Peter Atkins Medicine 2012-15, presents a series of four exquisitely made boxes. They are devoid of any text, yet the painted stripes and squares of pharmaceutical packaging are unmistakeable. These are reconfigured mainstream drug boxes – pharmaceuticals – the kind that you and I buy everyday at our local chemist. The accompanying gallery text confirms this with titles such as: 1. If Pain Persists; 2. Two Tablets Daily; 3. 24hr Relief; 4. Non-Drowsy. These are such familiar phrases that I can almost envisage the text written on the erased boxes – and even try to guess at which box fits which familiar brand. Elsewhere Atkins has used the term “readymade abstraction” to describe his practice of collecting and/or observing abstract forms in the world at large. He writes, “My work resides in a space between abstraction and representation…” A very apt description. There’s a warmth and a humour to this work, inviting us to look again at our ordinary pill boxes, now lifted out of their banal invisible existence to be invigorated with aesthetic feeling.
On the back wall facing into the gallery is Richard van der Aa’s Flat Formality. He is originally from New Zealand but is now based in Paris. Flat Formality, (Enamel on Aluminium) is a distinctive elongated oval-shaped piece in muted gray. I say ‘piece’ because as a ‘painting’ on the wall, it also feels like an object. I want to touch it. There’s also a softness to this piece, which could be something to do with the shape and the particular grey that the artist has chosen, it’s a warm grey, especially against the white edge, and then the textured whiteness of the gallery wall. But it’s more than that. What at first appears to be sharp-edged minimalism, on closer inspection, turns out to be a more painterly ‘formalism’ with painted edges softly formed, careful, yet not quite perfectly straight-edged.
Sonia Donnellan’s, Lattice Series Two, is a delicate and surprising work made entirely of adhesive tape, which floats atop a large white pedestal. Like many of the artists in this show I wanted to know more about this artist and her work, so I quickly googled her website. Donnellan it seems often uses domestic and unusual materials to make work that holds a great sense of ambiguity. In the past she has used sugar, which she describes as associated with both delicious comfort food as well as a sticky substance that rots your teeth. Adhesive tape also has a dual and ambivalent role in our everyday lives. It is both a crucial and very useful material, but can also leave marks, be difficult to use, and lose its stickiness and therefore usefulness.
Across the room is Justin Andrews, Untitled Experiment (03.2012). There’s something mesmerising about Andrews image that draws me to it, something that I can’t quite explain. Perhaps it’s the energy of the explosive geometric shards, a composition in grays and blacks.The gallery notes describe the work as a, “Unique transfer on linen on plywood panel.” The process seems mysterious and gives a sense of warmth and texture.
In contrast to Andrews grey, white and black ‘painting’ is the colour-saturated canvas of Beata Geyer, 1,2,3 Polychrome. Geyer’s painting is a minimalist band of intense colours, with the colours arranged in a composition of four large stripes, playing between shades and tones of red, violet and magenta. There’s a sophisticated play with colour here and I found myself shifting positions and moving around it – seeing the colours shift their tones.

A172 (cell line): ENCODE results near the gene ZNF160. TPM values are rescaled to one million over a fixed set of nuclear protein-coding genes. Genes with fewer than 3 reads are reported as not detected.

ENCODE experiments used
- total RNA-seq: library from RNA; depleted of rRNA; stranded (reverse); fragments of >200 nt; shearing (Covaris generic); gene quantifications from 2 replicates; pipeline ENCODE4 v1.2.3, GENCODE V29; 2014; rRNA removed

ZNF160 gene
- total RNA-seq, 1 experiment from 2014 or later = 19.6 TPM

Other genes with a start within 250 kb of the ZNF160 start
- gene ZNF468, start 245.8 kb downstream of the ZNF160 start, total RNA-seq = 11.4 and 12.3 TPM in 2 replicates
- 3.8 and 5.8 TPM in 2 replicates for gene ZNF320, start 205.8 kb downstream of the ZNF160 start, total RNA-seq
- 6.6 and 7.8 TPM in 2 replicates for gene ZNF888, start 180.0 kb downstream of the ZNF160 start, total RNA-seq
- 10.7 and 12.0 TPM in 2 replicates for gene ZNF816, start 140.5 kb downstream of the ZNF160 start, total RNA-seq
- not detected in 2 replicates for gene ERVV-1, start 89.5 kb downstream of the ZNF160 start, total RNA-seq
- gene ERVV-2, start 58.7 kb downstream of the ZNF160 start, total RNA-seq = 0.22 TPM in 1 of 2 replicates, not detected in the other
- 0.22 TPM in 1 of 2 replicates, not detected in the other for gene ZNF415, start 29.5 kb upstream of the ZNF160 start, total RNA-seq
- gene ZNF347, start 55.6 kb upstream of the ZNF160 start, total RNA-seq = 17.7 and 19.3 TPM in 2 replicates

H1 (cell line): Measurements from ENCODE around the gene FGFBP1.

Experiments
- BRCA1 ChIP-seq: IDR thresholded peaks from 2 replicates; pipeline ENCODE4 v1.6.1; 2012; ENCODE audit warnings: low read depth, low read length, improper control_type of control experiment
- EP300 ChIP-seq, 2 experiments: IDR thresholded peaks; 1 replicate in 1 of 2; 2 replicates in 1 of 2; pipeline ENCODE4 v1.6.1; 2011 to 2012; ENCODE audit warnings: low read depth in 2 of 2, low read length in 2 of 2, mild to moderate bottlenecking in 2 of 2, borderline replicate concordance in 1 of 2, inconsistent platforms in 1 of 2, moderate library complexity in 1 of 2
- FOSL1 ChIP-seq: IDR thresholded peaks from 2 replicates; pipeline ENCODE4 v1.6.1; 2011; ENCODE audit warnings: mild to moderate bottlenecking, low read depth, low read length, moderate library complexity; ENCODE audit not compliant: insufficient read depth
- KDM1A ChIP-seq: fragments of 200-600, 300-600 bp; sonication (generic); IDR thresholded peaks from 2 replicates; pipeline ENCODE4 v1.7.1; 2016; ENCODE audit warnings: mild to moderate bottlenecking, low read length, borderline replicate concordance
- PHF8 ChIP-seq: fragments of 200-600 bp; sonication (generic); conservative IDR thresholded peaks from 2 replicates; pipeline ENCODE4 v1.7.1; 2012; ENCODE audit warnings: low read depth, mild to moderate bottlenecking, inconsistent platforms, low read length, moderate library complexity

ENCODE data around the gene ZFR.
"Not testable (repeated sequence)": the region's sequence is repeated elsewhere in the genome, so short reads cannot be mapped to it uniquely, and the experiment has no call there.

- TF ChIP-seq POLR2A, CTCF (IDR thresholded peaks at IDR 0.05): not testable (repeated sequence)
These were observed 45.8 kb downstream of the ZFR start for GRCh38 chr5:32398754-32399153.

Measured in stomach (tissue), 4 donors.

Venturing behind the block-out curtain into Gallery Two I encountered the work of Nikki Walkerden, titled ‘CLIMACTIC ACTUALITY’. It’s a single channel HD video, with sound by Shaun Hay. The footage was filmed in Switzerland and China in 2011–2013, and includes an important performance – Balancing Act on Gornergrat (2011). The film follows the shadow of a cable car as it moves up a mountain. It then jump-cuts to a pile of stones, carefully balanced yet looking precarious. The accompanying gallery notes enhance the sense of suspension. “Following a shadow of expectancy, making a mountain out of a mountain, shifting balance is found in suspension.” The camera angle, or point of view, gives a distinct sense of being outside the cable car, unprotected, dangling. I began to feel wobbly with vertigo. This video in particular suggested to me the expanded field of current abstraction, as artists renew the formal constraints and arguments with new investigations, and renewed vigour, of the non-objective and abstract.
Given the current “material turn” across philosophy and academia in general, it’s a propitious time for non-objective and abstractionist art. With the renewed interest in materials, materiality and the thingness of the world, and the accompanying focus on the non-human world and our human relationship with it, the non-objective and abstractionist project has a lot to offer all of us, and particularly artists. At its core has always been a profound engagement with the materials and processes of making.
Variable Concepts highlights the singular ways each artist has developed a “specialised visual language.” And as the curators write, “In Variable Concepts the simple experience of viewing works may be understood as works participant in a discourse both individually and collectively speaking. The curators claim this exhibition models a fresh art-critical vista that Gruner has defined, a post-formalist aesthetic response.”